6 Methods to Fund Your Music Career and Have More Budget
Do you want to produce an album, go on tour, offer more merchandising, make a video clip?
The problem is probably that you lack the budget.
As we have seen so far, there are many ways to earn money as a musician.
However, the question of financing a musical career is much more complex.
Here we are not only talking about selling or monetizing punctually, we are talking about perpetuating our musical project for years and decades to come.
As this is a very important subject, it is normal not to know how to approach it when you start your career!
In this article, we will look at several methods to use to finance your music project without having to sell drugs or rob a bank.
1. Diversification of revenue sources
Why not develop your musical start-up as a real entrepreneur, before approaching potential investors?
Sell your music!
Whether it’s playing concerts or selling merchandising, the first source of funding that will allow you to perpetuate your career is up to you to create it.
It is up to you to create value and sell your products and services to your fans or professionals.
But we must also consider all the options and not put all the eggs in the same basket.
Monetize your music, multiply the sources of income and seize the opportunities that will allow you to earn sustainably, then reinvest.
Concerts, merch, sales, etc. It’s the heart of the professional musician’s job, so go for it!
Obviously, diversifying your income is a process that requires a lot of time and initial investments, so you will find below some other ideas to implement jointly.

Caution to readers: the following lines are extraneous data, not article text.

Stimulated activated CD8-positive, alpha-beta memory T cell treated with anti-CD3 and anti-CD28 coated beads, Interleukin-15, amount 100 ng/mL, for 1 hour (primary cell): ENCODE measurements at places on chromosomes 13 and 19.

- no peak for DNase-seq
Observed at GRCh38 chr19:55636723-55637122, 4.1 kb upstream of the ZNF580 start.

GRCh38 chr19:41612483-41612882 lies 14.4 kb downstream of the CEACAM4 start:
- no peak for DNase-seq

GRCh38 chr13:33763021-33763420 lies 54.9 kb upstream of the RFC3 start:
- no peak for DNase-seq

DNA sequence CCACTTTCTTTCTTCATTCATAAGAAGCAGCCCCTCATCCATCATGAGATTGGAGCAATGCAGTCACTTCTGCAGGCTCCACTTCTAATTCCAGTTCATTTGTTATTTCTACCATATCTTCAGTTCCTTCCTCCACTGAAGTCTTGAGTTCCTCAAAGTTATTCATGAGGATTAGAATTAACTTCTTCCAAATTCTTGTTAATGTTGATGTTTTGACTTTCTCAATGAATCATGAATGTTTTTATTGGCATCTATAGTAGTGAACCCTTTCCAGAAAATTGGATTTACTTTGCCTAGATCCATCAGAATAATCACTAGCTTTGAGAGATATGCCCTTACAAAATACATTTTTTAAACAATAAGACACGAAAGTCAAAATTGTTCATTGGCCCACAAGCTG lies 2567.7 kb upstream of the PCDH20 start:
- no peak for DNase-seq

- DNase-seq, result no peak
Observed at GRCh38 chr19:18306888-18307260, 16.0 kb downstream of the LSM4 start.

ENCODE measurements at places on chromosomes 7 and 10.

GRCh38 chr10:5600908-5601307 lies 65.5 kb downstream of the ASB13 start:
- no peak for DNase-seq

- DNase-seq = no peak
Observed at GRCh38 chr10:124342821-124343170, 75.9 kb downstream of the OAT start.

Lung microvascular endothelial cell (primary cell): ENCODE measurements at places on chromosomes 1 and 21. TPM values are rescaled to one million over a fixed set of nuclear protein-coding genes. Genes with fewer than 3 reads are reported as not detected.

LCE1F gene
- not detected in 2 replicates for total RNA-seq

2. Crowdfunding campaigns
As you probably know, participatory financing is a powerful method for financing your next product or project.
You define the amount you want to raise, by what date and what the different rewards are based on the contributions, and off you go!
The service that hosts your campaign will take its commission, but will provide you with everything you need to communicate and convince your fans.
With this method, instead of looking for a handful of investors who will invest large sums (grants, patrons, sponsors), we will instead ask a large number of people to contribute a little bit by offering them rewards based on their contribution.
This concept allows musicians to ask their fans to participate in the financing of major projects for their careers: EPs, albums, clips, tours, etc.
The advantage is that it allows the artist to offer high-end offers that he would not otherwise offer to his fans, giving them the opportunity to get even more involved.
In addition, it makes it easy to know if the project in question is of interest to the current fanbase, by setting up this pre-order system:
- If your campaign is a success, then you will have been paid before you have produced your album, merchandising or clip, which drastically reduces the risks